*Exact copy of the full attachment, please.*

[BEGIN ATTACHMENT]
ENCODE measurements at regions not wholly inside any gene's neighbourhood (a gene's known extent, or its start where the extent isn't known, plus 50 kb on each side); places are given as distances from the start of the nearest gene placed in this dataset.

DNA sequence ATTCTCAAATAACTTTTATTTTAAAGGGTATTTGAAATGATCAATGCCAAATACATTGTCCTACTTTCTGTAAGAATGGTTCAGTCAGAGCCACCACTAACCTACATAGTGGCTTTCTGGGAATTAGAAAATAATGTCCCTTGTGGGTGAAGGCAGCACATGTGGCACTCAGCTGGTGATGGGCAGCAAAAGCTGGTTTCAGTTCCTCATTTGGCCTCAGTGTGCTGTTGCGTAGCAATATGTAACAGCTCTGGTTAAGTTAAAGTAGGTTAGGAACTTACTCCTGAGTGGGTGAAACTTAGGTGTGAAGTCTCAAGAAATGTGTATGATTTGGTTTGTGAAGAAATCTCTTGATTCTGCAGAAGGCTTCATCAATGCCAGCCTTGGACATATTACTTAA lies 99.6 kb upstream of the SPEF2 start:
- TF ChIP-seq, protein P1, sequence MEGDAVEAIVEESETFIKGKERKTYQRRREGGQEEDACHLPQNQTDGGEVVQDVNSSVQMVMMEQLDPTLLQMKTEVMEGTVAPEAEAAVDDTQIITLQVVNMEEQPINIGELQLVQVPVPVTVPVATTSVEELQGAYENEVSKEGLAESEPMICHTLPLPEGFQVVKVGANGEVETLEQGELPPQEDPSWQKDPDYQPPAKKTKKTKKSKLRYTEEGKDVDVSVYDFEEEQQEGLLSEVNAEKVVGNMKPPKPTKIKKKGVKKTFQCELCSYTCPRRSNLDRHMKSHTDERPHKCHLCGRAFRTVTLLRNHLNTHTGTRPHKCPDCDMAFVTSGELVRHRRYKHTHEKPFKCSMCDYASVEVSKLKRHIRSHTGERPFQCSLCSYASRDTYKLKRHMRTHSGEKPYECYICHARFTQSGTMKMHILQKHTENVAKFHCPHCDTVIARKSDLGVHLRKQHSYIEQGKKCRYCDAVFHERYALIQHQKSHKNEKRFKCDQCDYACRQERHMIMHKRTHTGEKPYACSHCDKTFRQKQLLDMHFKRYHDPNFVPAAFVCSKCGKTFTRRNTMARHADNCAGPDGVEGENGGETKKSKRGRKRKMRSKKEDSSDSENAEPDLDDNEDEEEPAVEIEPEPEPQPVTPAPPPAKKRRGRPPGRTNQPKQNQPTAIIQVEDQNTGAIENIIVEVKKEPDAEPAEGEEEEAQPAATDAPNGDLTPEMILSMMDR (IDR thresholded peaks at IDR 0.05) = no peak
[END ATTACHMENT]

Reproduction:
ENCODE measurements at regions not wholly inside any gene's neighbourhood (a gene's known extent, or its start where the extent isn't known, plus 50 kb on each side); places are given as distances from the start of the nearest gene placed in this dataset.

DNA sequence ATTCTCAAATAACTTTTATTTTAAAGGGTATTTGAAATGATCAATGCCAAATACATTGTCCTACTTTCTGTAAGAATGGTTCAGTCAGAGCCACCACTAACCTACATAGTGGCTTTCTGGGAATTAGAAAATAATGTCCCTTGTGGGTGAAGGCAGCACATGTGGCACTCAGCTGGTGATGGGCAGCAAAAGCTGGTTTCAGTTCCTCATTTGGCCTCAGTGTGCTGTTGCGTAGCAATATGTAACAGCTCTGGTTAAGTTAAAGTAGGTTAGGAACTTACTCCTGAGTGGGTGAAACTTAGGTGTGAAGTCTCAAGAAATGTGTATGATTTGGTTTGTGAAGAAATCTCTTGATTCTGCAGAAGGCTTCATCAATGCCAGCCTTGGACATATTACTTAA lies 99.6 kb upstream of the SPEF2 start:
- TF ChIP-seq, protein P1, sequence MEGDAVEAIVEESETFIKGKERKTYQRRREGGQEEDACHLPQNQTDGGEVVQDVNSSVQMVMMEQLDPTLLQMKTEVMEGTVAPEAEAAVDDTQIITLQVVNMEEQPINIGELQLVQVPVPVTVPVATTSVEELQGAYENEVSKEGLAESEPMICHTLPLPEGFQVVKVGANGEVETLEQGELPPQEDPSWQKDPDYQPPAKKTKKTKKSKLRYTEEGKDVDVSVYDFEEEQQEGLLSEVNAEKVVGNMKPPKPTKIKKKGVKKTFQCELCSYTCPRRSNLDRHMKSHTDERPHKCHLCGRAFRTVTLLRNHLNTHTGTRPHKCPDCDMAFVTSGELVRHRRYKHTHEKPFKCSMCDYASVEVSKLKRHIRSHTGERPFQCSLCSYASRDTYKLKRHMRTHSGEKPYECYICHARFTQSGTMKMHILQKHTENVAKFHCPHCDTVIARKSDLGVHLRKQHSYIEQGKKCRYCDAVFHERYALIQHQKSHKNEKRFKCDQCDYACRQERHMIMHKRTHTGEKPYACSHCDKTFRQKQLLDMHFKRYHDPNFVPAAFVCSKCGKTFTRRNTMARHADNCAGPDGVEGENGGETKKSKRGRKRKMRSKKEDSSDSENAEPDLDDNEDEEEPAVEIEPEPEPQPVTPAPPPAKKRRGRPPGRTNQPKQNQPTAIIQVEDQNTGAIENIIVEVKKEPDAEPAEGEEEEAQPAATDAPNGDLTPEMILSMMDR (IDR thresholded peaks at IDR 0.05) = no peak